First-half container throughput reached 4.5 million TEU, remaining 6.8% below the previous year’s total for the Port of Hamburg.
Bulk cargo handling increased by 19%, which led to grab cargoes powering growth. Coal imports produced strong growth of 46.3% at the port.
At 4.5 million TEU, container handling in the first six months of 2015 did not keep pace with the previous year’s strong performance. The 6.8% downturn was primarily attributable to weak foreign trade for the port’s two leading partners, China and Russia, for which container traffic totals via Hamburg were lower than in 2014, for China by 10.9% at 1.3 million TEU and for Russia by 35.9% at 212,000 TEU.
Since Hamburg handles around a 6% higher proportion of transhipment cargo than Antwerp or Rotterdam, the downturn in cargoes to/from China and Russia hit container handling at Germany’s largest universal port especially hard.
A large part of the cargo for/from China and Russia is transhipped via Hamburg, being transferred from large containerships on to feeder-ships, or vice versa. In the first half of 2015 China’s total foreign trade shrank by 6.9%.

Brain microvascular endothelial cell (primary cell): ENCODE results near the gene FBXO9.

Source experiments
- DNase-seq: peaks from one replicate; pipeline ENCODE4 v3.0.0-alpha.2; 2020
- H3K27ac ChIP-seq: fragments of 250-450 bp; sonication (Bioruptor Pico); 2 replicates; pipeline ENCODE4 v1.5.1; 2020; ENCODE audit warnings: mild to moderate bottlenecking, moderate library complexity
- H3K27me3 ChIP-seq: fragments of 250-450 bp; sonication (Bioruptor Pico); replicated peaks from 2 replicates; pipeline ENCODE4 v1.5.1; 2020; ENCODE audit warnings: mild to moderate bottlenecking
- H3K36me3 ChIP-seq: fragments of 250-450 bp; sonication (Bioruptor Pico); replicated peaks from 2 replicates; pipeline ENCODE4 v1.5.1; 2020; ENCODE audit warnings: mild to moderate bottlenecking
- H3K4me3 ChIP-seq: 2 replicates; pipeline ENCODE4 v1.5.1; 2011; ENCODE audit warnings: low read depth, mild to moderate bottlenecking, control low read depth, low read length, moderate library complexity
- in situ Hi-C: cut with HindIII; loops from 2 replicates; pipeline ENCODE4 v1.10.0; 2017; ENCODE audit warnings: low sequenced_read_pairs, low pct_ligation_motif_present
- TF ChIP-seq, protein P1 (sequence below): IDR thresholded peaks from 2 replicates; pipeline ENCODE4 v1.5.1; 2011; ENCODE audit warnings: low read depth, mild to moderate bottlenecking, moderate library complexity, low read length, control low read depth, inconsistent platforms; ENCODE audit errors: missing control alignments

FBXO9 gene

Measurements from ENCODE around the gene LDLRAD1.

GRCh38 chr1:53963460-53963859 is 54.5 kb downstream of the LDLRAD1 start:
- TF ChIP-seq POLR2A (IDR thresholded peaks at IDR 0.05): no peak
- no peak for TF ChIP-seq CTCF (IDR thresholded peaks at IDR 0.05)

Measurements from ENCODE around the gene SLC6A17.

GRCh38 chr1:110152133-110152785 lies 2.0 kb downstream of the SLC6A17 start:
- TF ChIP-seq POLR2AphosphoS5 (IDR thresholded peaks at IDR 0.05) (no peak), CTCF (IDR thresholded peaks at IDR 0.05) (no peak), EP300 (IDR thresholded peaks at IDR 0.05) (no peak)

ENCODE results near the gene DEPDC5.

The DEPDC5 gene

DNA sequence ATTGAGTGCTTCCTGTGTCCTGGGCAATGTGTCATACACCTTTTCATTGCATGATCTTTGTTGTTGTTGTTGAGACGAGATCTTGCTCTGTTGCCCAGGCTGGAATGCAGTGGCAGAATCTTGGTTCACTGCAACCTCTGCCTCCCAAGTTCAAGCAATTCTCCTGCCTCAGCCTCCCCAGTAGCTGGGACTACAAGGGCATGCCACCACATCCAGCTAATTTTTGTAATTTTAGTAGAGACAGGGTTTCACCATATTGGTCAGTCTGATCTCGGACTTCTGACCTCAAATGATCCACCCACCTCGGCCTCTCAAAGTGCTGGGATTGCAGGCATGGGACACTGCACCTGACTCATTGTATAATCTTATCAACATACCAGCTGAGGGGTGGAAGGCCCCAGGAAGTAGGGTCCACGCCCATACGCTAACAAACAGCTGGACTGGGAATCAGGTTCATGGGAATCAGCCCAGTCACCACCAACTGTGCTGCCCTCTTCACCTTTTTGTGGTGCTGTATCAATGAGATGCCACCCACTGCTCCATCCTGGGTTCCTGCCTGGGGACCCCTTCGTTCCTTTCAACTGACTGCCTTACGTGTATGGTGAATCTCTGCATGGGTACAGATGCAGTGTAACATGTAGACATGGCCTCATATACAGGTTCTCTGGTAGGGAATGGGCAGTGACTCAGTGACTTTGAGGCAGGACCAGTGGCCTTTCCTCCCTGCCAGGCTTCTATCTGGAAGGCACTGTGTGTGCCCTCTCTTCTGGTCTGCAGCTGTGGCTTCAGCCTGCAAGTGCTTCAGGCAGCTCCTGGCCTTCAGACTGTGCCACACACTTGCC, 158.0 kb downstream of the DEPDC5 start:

On container traffic with Russia, in addition to the trade sanctions still in force, other factors such as the weak rouble, the fall in the oil price and economic recession have also caused the distinct downturn in container throughput evident in Hamburg.
Ingo Egloff, CEO of Port of Hamburg Marketing, said: “Goods from abroad are becoming costlier for Russian importers. Willingness to consume or to invest in Russia is noticeably dwindling. The IMF is assuming a 3.4% drop in Russian GDP this year. The fact that 32.1% fewer containers were handled in the first half of the year in Russia’s Baltic ports than in 2014 serves to underline this description of the current economic situation.”
For 2015, the Port of Hamburg’s marketing organisation predicts a further increase in bulk cargo-handling and a slight overall downturn in container throughput. By the end of 2015, seaborne cargo throughput of 9 million TEU is possible. For this, it is essential that seaborne foreign trade with core markets becomes stable.